Fear and loathing in Sierra Leone
By 1991, Sierra Leone was a failed nation, mired in poverty, with an economy almost continuously shrinking for almost three decades. And then failure turned into total collapse…
On March 23 a group of armed men under the leadership of Foday Sankoh crossed the border from Liberia into Sierra Leone and attacked the southern frontier town of Kailahun. Sankoh, formerly a corporal in the Sierra Leonean army, had been imprisoned after taking part in an abortive coup against Siaka Stevens’s government in 1971 and had ended up in a training camp for African revolutionaries ran by the Libyan dictator Colonel Qaddafi. There he met Charles Taylor, who was plotting to overthrow the government in Liberia. When Taylor invaded Liberia on Christmas Eve 1989, Sankoh was with him, and it was with a group of Taylor’s men that Sankoh invaded Sierra Leone. They called themselves the RUF, the Revolutionary United Front, and they announced that they were there to overthrow the corrupt and tyrannical government of the APC.
The RUF even had a manifesto called “Footpaths to Democracy” (see here) which started with a quote from the black intellectual Franz Fanon: “Each generation must, out of relative obscurity, discover its mission, fulfill it or betray it.” The section “What Are We Fighting For?” begins:
“We continue to fight because we are tired of being perpetual victims of state sponsored poverty and human degradation visited on us by years of autocratic rule and militarism. But, we shall exercise restraint and continue to wait patiently at the rendezvous of peace—where we shall all be winners. We are committed to peace, by any means necessary, but what we are not committed to is becoming victims of peace. We know our cause to be just and God/Allah will never abandon us in our struggle to reconstruct a new Sierra Leone.”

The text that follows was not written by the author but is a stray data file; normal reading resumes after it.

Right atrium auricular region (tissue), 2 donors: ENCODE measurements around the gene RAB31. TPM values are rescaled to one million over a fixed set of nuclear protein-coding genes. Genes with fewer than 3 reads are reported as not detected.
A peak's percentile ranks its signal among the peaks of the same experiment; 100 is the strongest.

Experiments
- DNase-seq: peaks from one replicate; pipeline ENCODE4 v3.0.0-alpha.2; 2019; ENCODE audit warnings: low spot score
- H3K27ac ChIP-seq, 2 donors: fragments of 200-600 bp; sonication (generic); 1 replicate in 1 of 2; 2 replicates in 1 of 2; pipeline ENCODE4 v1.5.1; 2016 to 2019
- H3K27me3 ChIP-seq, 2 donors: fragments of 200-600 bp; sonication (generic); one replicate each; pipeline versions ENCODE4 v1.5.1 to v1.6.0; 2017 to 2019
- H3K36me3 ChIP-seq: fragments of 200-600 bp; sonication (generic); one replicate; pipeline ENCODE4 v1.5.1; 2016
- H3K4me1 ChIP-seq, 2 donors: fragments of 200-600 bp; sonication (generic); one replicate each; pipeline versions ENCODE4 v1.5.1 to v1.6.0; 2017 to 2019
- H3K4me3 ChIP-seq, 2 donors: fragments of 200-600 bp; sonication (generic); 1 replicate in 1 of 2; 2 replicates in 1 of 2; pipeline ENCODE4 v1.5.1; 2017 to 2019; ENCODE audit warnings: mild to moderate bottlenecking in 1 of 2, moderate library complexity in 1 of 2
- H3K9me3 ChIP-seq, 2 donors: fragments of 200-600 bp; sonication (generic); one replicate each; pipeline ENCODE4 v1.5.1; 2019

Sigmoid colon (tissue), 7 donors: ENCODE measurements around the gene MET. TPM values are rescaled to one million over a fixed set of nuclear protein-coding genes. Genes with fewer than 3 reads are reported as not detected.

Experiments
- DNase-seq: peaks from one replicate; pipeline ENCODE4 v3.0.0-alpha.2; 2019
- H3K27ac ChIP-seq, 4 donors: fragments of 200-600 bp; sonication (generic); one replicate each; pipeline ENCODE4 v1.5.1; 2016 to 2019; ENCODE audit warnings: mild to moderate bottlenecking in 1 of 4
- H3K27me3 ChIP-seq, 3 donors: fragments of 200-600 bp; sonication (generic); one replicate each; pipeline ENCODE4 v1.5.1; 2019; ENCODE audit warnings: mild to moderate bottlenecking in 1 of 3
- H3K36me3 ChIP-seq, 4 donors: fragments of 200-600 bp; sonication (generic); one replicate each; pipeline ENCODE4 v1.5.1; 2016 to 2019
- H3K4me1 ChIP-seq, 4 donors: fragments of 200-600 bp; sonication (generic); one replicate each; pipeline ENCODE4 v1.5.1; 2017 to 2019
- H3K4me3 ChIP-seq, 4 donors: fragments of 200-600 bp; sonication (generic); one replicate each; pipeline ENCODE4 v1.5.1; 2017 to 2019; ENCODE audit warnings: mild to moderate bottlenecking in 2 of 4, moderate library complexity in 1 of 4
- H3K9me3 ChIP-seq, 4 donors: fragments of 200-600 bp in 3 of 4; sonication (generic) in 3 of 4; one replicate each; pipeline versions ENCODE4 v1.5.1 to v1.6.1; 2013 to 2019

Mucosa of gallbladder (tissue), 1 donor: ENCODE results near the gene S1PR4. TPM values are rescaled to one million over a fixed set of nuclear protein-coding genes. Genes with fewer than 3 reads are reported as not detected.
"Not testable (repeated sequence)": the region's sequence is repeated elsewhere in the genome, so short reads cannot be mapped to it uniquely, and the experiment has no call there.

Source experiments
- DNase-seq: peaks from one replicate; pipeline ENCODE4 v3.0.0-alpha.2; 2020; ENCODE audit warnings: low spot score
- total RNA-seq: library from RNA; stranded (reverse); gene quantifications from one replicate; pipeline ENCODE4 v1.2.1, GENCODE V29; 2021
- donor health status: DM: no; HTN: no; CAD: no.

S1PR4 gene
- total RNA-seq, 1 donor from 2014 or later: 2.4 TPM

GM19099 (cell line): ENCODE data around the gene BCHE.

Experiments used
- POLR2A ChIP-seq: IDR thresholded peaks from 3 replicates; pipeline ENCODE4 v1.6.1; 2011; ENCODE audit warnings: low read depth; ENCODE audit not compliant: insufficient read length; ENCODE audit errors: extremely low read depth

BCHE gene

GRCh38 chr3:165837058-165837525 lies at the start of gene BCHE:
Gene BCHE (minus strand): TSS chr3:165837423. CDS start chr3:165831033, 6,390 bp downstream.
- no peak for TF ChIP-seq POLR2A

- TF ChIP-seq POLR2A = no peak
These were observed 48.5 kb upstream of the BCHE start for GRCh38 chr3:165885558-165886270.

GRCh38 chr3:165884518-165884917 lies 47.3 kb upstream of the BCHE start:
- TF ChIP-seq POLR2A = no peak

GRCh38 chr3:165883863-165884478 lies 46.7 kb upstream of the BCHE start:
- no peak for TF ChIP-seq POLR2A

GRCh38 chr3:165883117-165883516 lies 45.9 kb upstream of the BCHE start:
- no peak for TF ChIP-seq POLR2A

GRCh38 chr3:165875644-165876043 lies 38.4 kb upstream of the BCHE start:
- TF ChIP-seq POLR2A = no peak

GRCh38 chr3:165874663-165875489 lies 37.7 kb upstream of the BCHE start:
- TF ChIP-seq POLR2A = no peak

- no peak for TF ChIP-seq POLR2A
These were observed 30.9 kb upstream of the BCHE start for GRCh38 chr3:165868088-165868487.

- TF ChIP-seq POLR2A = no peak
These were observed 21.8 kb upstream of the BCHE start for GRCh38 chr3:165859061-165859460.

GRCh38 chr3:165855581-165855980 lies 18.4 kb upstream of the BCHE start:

Though Sankoh and other RUF leaders may have started with political grievances, and the grievances of the people suffering under the APC’s extractive institutions may have encouraged them to join the movement early on, the situation quickly changed and spun out of control. The “mission” of the RUF plunged the country into a rampage that left 80,000 people dead and many more maimed and traumatized. Soon, few voluntarily joined the RUF. Instead they turned to forcible recruitment, particularly of children. Indeed, all sides did this including the army. A harrowing but moving testimony of his days as a child soldier in the army was written by Ishmael Beah (http://www.alongwaygone.com; on the controversy surrounding this book, follow this link).
In 1997 the RUF enjoyed a brief spell as part of the national government after a faction of the military, led by Major Johnny Paul Koroma overthrew the government. Needless to say, their behavior was similar to what had been seen during the rule of APC.
None of this should have been surprising. When a country has the type of extractive institutions that Sierra Leone inherited from the British and then intensified by its post-colonial leaders, fights over power, over who gets to benefit from the extraction, are common. By their nature extractive institutions breed conflict, which often turns into civil war and, as in Sierra Leone, leads not only to carnage but also to the collapse of the state.